Holocaust Revisionist Manipulates the Media

Published: 1999-12-03

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For someone who wants an “open debate” over the particulars of the Holocaust, Bradley R. Smith sure does avoid having an open conversation.

The Holocaust revisionist will only be interviewed by the print press through e-mail. “It is very rare that a reporter understands what the story is,” he says, over e-mail, of course.

And when it comes to radio or television reporters, he will do only live interviews, calling pre-taped packaged news reports “canned.”

Live interviews allow him to preach unedited, a staple of his guerilla campaign to spread the word that the Holocaust is nothing but an exaggeration of a small-scale tragedy. (He estimates only 300,000 to one million Jews died in the Holocaust, not the widely accepted figure of six million.)

Smith has mastered the media by placing provocative, cheap advertisements in college newspapers.

When the ads are printed, a firestorm of controversy ensues, drawing in the local community newspaper to cover what is then considered “news.”

“If a newspaper doesn’t print his advertisement, he [Smith] loses 33 cents,” says Leo Shane III, editor in chief of The Review in 1997. “If we do print it, he loses no credibility -he has none - and the newspaper is attacked.

“It is sickening how well he does it.” Shane, who now works as a reporter at The Intelligencer Record in Doylestown, Pa., should know. The December 5, 1997, issue of The Review ran not only Smith’s advertisement, but also an editorial column by the man whom the Anti-Defamation League calls a veteran Holocaust denier and hate-peddler.

ADL’s Jeffrey Ross, the director of campus affairs for the organization formed to fight anti-Semitism, says Smith and his campaign have pushed Holocaust revisionism to the forefront.

He says that before the 1990s, Holocaust revisionism hardly ever came up in discussions about the Holocaust.

But that has all changed. “Holocaust denial has been put on the map, I would argue more than any other way, through his campus campaign,” Ross says.

Smith says he targets college newspapers for several reasons. He says college campuses are where “intellectual freedom is supposed to be the ideal” and a place where there are large numbers of young “open-minded” people.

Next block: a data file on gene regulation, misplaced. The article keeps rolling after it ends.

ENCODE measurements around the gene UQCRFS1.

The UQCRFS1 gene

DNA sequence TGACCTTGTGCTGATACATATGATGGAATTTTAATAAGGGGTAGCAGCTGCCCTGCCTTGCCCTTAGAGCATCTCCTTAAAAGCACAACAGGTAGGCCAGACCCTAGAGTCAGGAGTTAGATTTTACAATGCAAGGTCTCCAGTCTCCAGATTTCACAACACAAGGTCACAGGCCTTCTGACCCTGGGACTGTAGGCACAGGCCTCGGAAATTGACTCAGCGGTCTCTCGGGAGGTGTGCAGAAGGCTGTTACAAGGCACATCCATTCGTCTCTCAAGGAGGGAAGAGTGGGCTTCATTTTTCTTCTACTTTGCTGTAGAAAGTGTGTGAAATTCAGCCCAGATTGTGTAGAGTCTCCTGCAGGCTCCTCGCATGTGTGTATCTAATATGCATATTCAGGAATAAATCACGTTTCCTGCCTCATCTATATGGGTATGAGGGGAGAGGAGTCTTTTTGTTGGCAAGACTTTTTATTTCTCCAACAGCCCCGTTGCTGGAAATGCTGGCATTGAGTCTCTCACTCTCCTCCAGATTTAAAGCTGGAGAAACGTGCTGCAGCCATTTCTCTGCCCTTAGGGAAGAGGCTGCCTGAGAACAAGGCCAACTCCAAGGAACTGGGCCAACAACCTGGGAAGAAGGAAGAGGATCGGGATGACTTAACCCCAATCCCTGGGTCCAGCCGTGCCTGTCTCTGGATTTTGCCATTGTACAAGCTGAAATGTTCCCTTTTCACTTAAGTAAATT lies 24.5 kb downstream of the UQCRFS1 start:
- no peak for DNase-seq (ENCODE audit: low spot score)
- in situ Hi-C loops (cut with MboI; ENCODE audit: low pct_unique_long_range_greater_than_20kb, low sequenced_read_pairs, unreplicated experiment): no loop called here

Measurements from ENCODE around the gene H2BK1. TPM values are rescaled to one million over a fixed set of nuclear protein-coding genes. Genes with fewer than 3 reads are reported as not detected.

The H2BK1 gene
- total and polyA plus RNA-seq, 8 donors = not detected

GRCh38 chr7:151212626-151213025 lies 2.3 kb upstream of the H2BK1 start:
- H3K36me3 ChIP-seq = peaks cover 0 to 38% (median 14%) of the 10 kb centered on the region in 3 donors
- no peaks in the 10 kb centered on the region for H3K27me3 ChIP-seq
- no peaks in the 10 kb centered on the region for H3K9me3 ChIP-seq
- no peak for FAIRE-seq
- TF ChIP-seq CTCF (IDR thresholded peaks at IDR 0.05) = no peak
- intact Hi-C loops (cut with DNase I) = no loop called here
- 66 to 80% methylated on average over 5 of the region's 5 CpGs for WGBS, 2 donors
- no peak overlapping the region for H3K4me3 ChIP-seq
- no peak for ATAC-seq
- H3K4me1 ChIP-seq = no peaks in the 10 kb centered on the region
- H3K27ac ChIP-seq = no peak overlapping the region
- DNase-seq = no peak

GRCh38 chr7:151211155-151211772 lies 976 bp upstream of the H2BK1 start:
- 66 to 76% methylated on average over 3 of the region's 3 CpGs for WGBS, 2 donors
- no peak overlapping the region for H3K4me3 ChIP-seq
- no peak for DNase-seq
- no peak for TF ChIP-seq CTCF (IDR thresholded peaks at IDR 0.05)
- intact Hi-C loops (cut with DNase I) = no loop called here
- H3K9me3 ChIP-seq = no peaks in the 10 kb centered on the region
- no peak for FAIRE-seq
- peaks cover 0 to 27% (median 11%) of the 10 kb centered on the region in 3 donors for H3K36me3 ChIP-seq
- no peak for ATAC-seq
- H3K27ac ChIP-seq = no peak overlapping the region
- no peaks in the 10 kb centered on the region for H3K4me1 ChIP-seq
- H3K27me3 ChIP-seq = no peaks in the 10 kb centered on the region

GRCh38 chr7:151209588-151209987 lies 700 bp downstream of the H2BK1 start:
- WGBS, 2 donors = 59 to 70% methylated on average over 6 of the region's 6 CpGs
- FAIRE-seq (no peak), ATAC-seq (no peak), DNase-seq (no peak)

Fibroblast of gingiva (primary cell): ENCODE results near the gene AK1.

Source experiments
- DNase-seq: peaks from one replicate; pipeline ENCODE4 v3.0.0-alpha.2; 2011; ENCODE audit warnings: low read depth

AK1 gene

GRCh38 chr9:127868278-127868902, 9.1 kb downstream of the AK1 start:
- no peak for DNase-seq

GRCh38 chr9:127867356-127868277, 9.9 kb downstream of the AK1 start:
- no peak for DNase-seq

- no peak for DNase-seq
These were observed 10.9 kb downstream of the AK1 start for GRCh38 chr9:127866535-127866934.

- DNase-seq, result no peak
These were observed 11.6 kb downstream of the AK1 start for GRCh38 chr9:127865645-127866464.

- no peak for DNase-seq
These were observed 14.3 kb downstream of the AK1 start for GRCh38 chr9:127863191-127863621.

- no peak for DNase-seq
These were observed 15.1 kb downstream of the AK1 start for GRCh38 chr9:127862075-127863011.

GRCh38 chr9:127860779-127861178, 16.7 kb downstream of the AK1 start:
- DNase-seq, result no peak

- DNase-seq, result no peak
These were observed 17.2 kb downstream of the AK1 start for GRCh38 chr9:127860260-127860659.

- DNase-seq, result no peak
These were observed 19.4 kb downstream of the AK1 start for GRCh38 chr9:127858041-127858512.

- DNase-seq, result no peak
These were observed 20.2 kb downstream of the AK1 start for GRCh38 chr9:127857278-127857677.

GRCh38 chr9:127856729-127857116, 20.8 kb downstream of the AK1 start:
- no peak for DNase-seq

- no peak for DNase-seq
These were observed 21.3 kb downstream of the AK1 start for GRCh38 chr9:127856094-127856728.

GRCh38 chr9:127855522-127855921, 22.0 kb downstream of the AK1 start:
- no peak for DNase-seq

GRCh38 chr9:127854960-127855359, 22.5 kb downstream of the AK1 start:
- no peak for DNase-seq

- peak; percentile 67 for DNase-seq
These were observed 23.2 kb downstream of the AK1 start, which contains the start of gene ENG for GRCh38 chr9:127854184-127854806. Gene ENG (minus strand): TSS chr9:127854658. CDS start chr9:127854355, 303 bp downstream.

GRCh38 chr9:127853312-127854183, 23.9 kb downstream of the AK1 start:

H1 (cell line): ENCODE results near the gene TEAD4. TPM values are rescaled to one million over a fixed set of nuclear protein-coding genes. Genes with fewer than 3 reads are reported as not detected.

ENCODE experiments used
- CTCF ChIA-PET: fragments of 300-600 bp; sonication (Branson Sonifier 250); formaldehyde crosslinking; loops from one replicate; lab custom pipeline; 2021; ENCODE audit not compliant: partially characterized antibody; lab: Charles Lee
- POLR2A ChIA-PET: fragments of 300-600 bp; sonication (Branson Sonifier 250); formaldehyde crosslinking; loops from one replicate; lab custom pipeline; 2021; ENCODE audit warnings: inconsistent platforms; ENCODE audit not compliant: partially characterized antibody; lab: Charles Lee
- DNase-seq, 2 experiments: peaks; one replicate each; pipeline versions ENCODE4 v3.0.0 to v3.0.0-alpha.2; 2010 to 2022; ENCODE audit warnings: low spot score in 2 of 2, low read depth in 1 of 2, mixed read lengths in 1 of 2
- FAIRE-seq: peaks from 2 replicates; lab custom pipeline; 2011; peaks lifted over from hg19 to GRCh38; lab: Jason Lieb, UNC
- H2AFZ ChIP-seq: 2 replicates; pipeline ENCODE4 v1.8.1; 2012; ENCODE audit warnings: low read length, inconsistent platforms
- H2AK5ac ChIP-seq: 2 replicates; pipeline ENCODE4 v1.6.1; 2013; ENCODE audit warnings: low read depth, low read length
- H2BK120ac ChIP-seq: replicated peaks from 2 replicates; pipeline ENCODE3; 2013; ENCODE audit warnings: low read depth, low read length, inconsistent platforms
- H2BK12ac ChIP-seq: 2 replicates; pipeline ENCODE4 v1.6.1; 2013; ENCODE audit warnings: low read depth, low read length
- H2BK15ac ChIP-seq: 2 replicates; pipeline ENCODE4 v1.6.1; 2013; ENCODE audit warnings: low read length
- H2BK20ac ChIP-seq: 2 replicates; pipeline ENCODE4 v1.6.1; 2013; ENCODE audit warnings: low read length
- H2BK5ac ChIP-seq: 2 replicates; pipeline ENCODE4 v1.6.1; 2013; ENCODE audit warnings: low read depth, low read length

A college campus, Smith says, is a self-contained community where, when a story develops, there is a chance it will get the attention of a large percentage of the population.

He says that before the 1990s, Holocaust revisionism hardly ever came up in discussions about the Holocaust.

But that has all changed. “Holocaust denial has been put on the map, I would argue more than any other way, through his campus campaign,” Ross says.

Ross offers other reasons why Smith uses the college media. For one thing, Ross says, newsrooms on college campuses are almost always filled with young journalists working at the student newspaper while juggling classwork.

“In many cases,” he says, “you have a unique mixture of idealism and naivete and in other cases you have sloppiness and stupidity.”

But Smith strongly denies he tricks busy college students by disguising his ads as First Amendment-related, calling those who believe that “cry babies.”

“The cry baby factor,” he says,

“is simply one more ruse to get away from the, revisionist text.” Intellectual freedom and First Amendment rights are causes Smith mentions often, but Ross says they are used only to steer the focus away from Smith’s inane beliefs.

“It is not a First Amendment issue,” he says, “although it masquerades as one.”

Smith says he is not questioning whether the Holocaust occurred, but added that he is skeptical about “war stories.”

“The Holocaust,” he says, “is an immense collection of war stories written by the victor, embellished in a cultural environment that precludes honest discourse, prohibits skepticism and punishes those who do not follow the orthodox line on the matter.”

In writings posted to his Committee For Open Debate on the Holocaust Web site, he professes that he “no longer believes the German state pursued a plan to kill all Jews or used homicidal gassing chambers for mass murder.”

Ross says Smith’s goal is simple: to legitimize Holocaust denial as a valid Holocaust study - to create a debate where there is none.

Smith, a 69-year-old high-school graduate, lives in Baja, Mexico, with his wife Irene. He has two daughters: Magaly, 26, working in the San Diego school system, and Paloma, 13, who lives with him and goes to junior high school in Mexico.